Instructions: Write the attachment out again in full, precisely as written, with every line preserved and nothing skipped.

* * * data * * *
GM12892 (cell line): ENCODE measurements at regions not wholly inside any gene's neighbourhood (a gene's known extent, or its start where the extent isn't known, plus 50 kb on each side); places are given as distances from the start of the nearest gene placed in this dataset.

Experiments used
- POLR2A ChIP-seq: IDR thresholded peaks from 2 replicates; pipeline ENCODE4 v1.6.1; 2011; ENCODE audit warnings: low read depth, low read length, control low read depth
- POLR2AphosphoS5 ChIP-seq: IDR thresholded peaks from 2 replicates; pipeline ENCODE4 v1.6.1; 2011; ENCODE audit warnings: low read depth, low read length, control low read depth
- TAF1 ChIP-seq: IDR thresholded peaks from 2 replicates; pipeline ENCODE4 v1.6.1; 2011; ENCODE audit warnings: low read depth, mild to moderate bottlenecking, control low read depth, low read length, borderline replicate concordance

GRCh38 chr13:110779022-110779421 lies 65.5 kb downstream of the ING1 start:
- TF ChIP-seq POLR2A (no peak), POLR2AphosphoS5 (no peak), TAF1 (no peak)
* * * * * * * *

GM12892 (cell line): ENCODE measurements at regions not wholly inside any gene's neighbourhood (a gene's known extent, or its start where the extent isn't known, plus 50 kb on each side); places are given as distances from the start of the nearest gene placed in this dataset.

Experiments used
- POLR2A ChIP-seq: IDR thresholded peaks from 2 replicates; pipeline ENCODE4 v1.6.1; 2011; ENCODE audit warnings: low read depth, low read length, control low read depth
- POLR2AphosphoS5 ChIP-seq: IDR thresholded peaks from 2 replicates; pipeline ENCODE4 v1.6.1; 2011; ENCODE audit warnings: low read depth, low read length, control low read depth
- TAF1 ChIP-seq: IDR thresholded peaks from 2 replicates; pipeline ENCODE4 v1.6.1; 2011; ENCODE audit warnings: low read depth, mild to moderate bottlenecking, control low read depth, low read length, borderline replicate concordance

GRCh38 chr13:110779022-110779421 lies 65.5 kb downstream of the ING1 start:
- TF ChIP-seq POLR2A (no peak), POLR2AphosphoS5 (no peak), TAF1 (no peak)